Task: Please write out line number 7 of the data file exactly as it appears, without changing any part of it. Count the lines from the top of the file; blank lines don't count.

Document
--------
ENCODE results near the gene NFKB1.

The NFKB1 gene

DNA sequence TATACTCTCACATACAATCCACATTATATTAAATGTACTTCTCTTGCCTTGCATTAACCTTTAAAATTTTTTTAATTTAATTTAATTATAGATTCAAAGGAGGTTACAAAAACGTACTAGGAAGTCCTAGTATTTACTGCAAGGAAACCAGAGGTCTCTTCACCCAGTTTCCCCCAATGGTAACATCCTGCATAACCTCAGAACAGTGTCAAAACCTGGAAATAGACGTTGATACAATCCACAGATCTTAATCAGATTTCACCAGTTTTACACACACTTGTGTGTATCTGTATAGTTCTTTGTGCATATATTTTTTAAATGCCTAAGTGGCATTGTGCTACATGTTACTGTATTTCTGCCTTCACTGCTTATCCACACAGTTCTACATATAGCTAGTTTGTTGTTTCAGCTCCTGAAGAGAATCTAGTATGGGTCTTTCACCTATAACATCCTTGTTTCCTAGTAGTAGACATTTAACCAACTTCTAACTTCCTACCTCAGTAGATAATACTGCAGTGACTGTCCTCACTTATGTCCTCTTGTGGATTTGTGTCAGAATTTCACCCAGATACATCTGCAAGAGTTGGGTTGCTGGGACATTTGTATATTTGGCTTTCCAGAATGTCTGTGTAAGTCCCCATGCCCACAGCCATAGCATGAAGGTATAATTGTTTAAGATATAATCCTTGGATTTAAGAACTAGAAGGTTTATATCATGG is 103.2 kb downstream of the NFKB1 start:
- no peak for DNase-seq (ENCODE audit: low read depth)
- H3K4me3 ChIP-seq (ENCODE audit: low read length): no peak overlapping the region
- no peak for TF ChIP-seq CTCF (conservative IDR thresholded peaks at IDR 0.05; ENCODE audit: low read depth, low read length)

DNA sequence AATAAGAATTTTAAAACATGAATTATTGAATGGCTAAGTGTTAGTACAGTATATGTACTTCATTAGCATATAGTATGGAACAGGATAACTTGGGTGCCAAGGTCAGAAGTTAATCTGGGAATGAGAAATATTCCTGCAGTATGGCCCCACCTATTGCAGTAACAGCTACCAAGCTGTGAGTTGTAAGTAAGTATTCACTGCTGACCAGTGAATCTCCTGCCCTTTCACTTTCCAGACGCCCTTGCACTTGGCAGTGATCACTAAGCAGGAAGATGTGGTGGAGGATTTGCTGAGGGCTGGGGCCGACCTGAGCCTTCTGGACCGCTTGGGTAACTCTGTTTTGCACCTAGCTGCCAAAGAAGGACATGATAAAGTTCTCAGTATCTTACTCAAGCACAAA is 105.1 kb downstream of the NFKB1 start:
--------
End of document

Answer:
DNA sequence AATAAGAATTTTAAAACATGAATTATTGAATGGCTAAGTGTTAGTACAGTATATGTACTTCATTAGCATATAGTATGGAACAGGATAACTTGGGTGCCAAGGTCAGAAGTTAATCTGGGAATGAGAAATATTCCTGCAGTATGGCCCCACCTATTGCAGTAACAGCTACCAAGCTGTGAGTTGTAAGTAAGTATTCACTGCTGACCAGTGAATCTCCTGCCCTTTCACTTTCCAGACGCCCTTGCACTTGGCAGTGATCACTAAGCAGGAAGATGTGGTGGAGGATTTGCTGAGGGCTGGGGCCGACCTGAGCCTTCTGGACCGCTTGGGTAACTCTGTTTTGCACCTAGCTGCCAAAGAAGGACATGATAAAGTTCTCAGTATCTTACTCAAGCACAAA is 105.1 kb downstream of the NFKB1 start: